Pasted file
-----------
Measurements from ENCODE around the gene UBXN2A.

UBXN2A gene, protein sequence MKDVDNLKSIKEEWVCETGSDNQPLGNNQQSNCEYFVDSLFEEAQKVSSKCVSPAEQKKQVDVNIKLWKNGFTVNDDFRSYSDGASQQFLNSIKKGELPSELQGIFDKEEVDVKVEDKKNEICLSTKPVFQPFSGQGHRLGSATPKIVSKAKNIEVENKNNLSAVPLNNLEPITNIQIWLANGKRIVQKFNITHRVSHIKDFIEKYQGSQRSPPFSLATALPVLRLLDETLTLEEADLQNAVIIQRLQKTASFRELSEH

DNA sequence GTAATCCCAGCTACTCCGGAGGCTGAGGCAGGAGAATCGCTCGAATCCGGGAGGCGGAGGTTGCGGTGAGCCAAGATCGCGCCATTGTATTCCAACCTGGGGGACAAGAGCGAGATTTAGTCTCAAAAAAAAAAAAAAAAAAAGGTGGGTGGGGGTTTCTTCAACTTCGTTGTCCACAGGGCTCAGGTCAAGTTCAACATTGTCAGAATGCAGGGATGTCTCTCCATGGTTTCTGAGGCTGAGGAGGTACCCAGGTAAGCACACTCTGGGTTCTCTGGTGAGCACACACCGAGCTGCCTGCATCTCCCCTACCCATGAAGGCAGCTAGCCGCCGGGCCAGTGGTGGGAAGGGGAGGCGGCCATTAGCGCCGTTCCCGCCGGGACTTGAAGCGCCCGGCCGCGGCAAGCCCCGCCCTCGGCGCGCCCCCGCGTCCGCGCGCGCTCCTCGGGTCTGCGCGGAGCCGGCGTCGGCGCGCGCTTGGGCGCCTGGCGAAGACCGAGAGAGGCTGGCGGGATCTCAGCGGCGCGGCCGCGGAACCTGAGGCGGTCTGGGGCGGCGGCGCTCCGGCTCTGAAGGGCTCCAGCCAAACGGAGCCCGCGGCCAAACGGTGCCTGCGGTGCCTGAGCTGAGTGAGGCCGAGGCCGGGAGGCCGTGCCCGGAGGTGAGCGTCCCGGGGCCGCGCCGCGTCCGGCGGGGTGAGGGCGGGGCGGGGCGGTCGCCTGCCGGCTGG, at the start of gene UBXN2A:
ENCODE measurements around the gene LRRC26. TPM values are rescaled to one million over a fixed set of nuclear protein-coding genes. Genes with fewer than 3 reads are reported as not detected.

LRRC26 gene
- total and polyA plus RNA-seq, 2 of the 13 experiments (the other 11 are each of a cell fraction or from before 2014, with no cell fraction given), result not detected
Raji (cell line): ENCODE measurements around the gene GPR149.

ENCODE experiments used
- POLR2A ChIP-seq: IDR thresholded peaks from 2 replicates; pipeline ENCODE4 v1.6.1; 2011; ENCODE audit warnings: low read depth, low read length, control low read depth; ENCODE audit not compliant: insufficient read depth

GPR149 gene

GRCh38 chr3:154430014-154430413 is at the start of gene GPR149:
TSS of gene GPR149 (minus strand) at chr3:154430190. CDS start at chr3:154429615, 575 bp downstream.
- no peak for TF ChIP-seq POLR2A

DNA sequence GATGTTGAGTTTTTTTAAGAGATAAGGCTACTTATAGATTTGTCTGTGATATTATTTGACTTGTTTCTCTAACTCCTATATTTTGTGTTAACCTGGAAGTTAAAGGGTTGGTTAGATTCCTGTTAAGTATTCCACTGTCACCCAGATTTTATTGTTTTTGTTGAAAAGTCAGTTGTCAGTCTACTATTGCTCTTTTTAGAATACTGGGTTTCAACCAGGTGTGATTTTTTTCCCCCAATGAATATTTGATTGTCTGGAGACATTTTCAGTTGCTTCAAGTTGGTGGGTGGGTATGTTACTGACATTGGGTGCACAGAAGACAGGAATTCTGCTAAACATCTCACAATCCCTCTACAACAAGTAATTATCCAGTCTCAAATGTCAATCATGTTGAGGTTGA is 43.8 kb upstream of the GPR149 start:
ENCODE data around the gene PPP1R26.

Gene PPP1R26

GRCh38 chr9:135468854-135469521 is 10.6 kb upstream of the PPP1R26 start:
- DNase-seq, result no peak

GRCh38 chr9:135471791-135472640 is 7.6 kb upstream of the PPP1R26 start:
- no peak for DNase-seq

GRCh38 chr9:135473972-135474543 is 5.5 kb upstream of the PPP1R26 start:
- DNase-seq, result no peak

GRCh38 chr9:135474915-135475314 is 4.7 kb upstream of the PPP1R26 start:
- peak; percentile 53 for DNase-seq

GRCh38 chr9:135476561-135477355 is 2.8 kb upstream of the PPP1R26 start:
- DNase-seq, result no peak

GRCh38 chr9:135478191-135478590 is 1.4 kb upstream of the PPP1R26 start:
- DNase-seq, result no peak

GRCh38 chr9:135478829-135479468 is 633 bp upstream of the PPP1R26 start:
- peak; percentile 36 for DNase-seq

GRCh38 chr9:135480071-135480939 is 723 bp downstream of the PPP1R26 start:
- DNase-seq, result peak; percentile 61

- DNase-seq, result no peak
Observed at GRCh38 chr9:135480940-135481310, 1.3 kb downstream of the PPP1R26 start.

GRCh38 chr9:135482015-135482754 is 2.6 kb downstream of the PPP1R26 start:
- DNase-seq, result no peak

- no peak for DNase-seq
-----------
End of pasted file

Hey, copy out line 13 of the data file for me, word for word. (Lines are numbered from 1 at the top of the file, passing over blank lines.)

- no peak for TF ChIP-seq POLR2A